Elie Wiesel Levels Scorn at Madoff+++
By STEPHANIE STROM
What does Elie Wiesel, the Nobel Peace Prize laureate and Holocaust survivor who has dedicated his life to fighting hatred and intolerance, think about Bernard L. Madoff?
“ ‘Psychopath’ — it’s too nice a word for him,” Mr. Wiesel said in his first public comments on Mr. Madoff and the Ponzi scheme he is accused of perpetrating on thousands of individuals and charities, including the Elie Wiesel Foundation for Humanity.
“ ‘Sociopath,’ ‘psychopath,’ it means there is a sickness, a pathology. This man knew what he was doing. I would simply call him thief, scoundrel, criminal.”
Mr. Wiesel’s charity lost $15.2 million, and he and his wife, Marion, lost their life savings. “This was a personal tragedy where we discovered all of a sudden what we had done in 40 years — my books, my lectures, everything — was gone,” said Mr. Wiesel, who shared his story as part of a panel discussion on the Madoff scandal on Thursday.
He said he began investing with Mr. Madoff at the suggestion of an old friend whom he declined to name, “just a wealthy man, not in the financial business.” Mr. Wiesel said, “He too lost $50 million.”
The Wiesels met Mr. Madoff on only two occasions, he said, adding that during one encounter Mr. Madoff had tried to persuade Mr. Wiesel to abandon his post at Boston University, where he teaches the humanities, philosophy and religion, for a chair at Queens College, alma mater of Mr. Madoff’s wife, Ruth.
“We must have spoken about ethics,” Mr. Wiesel said. “Some learn, and some don’t.”
After seeing how consistently Mr. Madoff generated handsome returns buying fairly plain-vanilla securities — “He bought 100 shares of Coca-Cola and sold 500 shares of Pfizer,” Mr. Wiesel said, describing his understanding of the Madoff strategy — the Wiesels decided to invest their charity’s assets with him as well.
“We checked the people who have business with him, and they were among the best minds on Wall Street, the geniuses of finance,” Mr. Wiesel said. “I am not a genius of finance. I teach philosophy and literature — and so it happened.”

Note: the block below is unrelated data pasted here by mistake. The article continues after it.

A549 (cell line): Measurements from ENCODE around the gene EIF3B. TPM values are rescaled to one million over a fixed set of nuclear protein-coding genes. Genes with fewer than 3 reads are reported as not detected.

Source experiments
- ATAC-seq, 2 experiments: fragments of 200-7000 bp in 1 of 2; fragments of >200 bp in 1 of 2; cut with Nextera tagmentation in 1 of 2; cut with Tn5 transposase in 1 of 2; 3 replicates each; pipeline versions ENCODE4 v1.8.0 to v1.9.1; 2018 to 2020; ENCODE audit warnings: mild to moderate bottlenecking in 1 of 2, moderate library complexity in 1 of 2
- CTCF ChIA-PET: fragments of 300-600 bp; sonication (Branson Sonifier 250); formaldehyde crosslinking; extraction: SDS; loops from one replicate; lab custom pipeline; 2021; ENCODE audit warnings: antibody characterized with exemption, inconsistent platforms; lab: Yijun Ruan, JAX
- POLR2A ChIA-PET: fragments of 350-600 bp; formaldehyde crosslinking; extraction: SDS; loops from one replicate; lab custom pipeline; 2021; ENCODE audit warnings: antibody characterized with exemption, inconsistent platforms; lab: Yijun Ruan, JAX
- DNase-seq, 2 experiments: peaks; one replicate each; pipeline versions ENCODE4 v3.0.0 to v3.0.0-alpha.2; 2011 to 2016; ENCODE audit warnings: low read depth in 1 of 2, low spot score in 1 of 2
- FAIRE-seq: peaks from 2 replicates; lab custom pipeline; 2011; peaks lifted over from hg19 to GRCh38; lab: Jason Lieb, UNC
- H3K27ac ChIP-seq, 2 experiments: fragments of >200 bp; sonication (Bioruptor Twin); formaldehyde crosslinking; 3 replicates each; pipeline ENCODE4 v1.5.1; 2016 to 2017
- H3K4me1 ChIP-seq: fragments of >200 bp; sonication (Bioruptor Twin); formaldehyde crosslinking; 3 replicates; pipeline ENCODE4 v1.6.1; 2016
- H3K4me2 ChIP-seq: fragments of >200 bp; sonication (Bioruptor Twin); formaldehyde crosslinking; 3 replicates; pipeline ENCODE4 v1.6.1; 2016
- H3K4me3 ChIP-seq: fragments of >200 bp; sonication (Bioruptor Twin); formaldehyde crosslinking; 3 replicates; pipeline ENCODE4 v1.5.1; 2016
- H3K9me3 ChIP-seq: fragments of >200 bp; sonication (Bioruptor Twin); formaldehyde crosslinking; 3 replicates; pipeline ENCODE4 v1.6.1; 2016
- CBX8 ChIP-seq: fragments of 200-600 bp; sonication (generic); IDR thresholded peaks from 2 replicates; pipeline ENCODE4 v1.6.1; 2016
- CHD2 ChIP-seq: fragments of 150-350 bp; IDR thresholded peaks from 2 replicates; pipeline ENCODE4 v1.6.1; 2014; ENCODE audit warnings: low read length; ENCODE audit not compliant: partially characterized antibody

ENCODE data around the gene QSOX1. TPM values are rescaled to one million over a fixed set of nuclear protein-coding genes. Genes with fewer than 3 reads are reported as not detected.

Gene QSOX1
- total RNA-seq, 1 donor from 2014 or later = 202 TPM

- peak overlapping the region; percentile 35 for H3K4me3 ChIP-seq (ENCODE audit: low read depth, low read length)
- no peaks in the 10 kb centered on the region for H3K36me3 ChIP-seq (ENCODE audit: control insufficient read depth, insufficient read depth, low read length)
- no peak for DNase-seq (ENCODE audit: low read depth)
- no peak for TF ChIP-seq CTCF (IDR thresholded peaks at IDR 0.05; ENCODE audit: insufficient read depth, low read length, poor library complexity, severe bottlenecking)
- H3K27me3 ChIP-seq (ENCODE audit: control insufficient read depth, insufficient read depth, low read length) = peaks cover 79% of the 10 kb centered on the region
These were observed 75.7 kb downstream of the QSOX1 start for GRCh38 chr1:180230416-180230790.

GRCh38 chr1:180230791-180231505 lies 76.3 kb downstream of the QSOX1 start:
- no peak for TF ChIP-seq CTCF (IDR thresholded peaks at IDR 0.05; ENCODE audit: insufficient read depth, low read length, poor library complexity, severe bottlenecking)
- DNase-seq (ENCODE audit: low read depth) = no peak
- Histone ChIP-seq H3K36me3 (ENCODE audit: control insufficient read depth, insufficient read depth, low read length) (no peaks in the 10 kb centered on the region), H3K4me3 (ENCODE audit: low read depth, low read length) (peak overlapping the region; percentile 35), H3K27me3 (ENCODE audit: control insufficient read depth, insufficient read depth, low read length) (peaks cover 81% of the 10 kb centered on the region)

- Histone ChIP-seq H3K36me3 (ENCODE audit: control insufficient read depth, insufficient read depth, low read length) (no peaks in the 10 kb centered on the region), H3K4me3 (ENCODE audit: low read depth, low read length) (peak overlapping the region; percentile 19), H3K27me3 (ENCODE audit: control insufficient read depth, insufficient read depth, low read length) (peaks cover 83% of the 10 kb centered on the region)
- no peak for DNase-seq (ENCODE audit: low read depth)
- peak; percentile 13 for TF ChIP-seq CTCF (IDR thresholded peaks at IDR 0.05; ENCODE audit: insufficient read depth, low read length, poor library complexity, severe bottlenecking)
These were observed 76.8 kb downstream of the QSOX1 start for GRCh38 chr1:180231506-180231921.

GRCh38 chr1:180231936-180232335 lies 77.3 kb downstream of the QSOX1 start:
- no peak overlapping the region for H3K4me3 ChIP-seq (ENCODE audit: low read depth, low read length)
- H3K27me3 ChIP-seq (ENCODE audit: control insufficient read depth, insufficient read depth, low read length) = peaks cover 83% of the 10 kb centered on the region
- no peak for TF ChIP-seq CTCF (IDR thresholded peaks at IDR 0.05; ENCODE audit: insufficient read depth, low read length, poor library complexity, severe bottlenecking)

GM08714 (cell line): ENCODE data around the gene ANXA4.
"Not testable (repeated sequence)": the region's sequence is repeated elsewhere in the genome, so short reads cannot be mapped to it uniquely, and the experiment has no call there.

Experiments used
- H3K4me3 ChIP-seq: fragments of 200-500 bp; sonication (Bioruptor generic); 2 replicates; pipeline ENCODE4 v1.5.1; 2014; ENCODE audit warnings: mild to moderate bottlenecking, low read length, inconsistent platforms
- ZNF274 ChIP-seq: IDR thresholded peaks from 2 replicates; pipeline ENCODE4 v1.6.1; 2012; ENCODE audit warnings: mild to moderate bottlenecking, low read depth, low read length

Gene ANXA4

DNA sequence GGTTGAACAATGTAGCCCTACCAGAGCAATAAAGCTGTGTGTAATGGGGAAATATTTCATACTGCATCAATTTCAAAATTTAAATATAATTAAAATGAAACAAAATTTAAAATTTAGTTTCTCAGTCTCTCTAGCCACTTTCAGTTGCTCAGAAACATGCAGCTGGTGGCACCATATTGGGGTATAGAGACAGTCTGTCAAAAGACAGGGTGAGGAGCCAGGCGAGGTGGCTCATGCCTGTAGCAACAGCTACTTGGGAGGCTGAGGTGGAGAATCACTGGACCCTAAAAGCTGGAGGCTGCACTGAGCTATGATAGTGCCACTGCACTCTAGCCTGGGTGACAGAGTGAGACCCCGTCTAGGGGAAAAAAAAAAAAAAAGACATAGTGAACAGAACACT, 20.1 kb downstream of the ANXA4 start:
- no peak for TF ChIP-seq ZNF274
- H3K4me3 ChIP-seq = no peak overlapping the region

Mr. Wiesel spoke on a panel at the “21” Club moderated by Joanne Lipman, the editor in chief of Portfolio, the Condé Nast magazine devoted to business and finance.
Another panelist, James Chanos, who specializes in short-selling, or betting that certain stock prices will fall, said Mr. Madoff’s investors bore some responsibility for not heeding the warning signs.
“Every checklist of responsible behavior on behalf of fiduciaries broke down here: ‘we’re not going to tell you what we’re in,’ ‘you can’t see where we’re investing,’ the statements weren’t clear, the strip-mall accounting firm,” Mr. Chanos said.
Harvey L. Pitt, former chairman of the Securities and Exchange Commission, said that Madoff investors were not the only ones hoodwinked in the last several years, that investors in Wall Street firms also tolerated less-than-ideal transparency. “I really do believe that there was criminality at a lot of these firms,” Mr. Pitt said, citing the different valuations that financial institutions placed on the same financial instruments.
“It’s not per se fraudulent to have different values for different purposes, but someone has to look at that and figure out what was going on,” he said. “These kinds of things reflect more than happenstance or carelessness; they reflect criminality.”
Mr. Wiesel said, however, that spotting problems was not easy. “Remember, there was a myth he created around him, that everything was so special, so unique that it had to be secret,” he said, adding that his charity’s accountants had not identified potential concerns about Mr. Madoff.
He said he was amazed at the outpouring of support for his charity in the wake of the scandal. “Unsolicited, hundreds of people, literally, hundreds of people we have never known sent us money through the Internet, $5, $18, $100, one even $1,000,” he said.
The Elie Wiesel Foundation will hold a benefit concert on May 26 to raise more money, and Mr. Wiesel has a book, “A Mad Desire to Dance,” coming out soon.
Asked what punishment he would like to see for Mr. Madoff, Mr. Wiesel said: “I would like him to be in a solitary cell with only a screen, and on that screen for at least five years of his life, every day and every night, there should be pictures of his victims, one after the other after the other, all the time a voice saying, ‘Look what you have done to this old lady, look what you have done to that child, look what you have done,’ nothing else.”
I am not sure why this is news. Sounds like childish name calling. But it is in the Times, it involves a Nobel winner, and so it must be news.